Australia’s selectors face their most important decision since the recalling of Mitchell Johnson, as they mull the best response to Shane Watson’s late scratching.
Unchanged throughout a clinical 5-0 Ashes sweep of England, Australia will have two new faces in their XI on Wednesday when the three-Test series against South Africa starts in Centurion.
George Bailey was omitted from the 15-man touring party, while Watson will miss the clash due to a calf injury.
Potential debutant Alex Doolan had been tipped to take Bailey’s spot since Shaun Marsh was discarded from the squad due to a calf injury on January 30.
But Marsh was reinstated late on Saturday night (AEDT), and will battle jetlag and Doolan for the right to bat at first drop in Watson’s absence.
From there, it gets even more complicated for coach Darren Lehmann and chief selector John Inverarity.
Moises Henriques is the closest Australia has to a like-for-like replacement for Watson.
Henriques was another of the squad’s late call-ups, when James Faulkner succumbed to a knee injury on the eve of the tour.
Lehmann, speaking to AAP before departing Australia, declared the 27-year-old allrounder was not on the trip to make up numbers.
“We’re confident in him and he obviously played Test cricket last year,” Lehmann said.
“So he knows what it’s about and that’s a good thing.”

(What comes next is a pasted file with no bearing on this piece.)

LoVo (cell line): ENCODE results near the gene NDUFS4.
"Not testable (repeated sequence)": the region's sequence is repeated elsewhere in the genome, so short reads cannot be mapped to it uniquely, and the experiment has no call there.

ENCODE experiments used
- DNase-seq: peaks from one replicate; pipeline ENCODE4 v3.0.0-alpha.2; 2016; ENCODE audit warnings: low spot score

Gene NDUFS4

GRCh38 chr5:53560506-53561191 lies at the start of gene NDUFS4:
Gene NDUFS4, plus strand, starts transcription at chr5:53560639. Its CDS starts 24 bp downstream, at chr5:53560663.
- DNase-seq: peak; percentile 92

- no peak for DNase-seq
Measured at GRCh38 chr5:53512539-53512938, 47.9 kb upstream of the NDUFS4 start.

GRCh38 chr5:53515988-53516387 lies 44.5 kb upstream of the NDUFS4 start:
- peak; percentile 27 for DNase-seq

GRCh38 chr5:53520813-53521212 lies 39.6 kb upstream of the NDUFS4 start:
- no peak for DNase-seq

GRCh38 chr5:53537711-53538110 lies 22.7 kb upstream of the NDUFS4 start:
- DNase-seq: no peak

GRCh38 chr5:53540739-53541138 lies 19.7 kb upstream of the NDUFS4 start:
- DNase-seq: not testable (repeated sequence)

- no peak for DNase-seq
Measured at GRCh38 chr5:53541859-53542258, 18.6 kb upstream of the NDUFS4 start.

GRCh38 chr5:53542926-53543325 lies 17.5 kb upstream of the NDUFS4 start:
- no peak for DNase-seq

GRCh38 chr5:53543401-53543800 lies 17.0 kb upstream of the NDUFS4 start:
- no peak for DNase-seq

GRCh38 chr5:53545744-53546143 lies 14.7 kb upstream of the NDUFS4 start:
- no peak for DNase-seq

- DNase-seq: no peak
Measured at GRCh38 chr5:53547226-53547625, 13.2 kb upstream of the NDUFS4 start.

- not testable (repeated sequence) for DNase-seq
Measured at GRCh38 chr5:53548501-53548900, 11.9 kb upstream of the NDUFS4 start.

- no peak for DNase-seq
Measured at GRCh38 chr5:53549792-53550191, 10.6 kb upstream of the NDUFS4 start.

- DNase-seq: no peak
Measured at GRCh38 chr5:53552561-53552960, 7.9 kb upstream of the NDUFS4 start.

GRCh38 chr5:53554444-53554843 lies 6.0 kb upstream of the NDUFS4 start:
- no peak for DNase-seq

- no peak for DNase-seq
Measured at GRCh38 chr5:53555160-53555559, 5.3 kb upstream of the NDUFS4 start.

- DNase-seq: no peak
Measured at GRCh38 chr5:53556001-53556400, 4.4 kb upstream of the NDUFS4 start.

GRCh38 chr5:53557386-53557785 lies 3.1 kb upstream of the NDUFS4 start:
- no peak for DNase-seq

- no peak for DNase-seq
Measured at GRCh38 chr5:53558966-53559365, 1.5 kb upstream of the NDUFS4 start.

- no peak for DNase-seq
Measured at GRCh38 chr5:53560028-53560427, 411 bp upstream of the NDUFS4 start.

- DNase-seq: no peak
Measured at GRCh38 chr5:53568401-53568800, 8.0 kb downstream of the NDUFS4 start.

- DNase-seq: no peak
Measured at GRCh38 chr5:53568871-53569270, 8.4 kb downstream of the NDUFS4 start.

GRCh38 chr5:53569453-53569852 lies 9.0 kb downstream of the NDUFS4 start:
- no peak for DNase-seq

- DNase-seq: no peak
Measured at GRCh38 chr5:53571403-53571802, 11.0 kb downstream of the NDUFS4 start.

Phillip Hughes, the man who benefited from Marsh’s initial misfortune, scored 83 and was a clear standout in Friday’s intra-squad game in Johannesburg.
Doolan, Hughes and Marsh would all be batting out of their preferred position if chosen at No.6, and such a move would put a heavier workload on Australia’s pacemen.
Dropping Nathan Lyon and adding a fourth quick to the attack would be one way to make up Watson’s reliable overs that are valued so highly by Lehmann and captain Michael Clarke.
It would be hugely unfair on Lyon, who is in career-best form after snaring 19 wickets in the recent Ashes series, but Centurion has a reputation of being unhelpful for spinners.
Johnson, Ryan Harris, Peter Siddle and Jackson Bird bowled in tandem at the start of Australia’s centre-wicket training session on Saturday.
A short turnaround between the opening two Tests of the series adds further complexion to the selection debate.
Presuming the opening contest reaches a fifth day, Australia have only three days of rest before the clash at Port Elizabeth starts.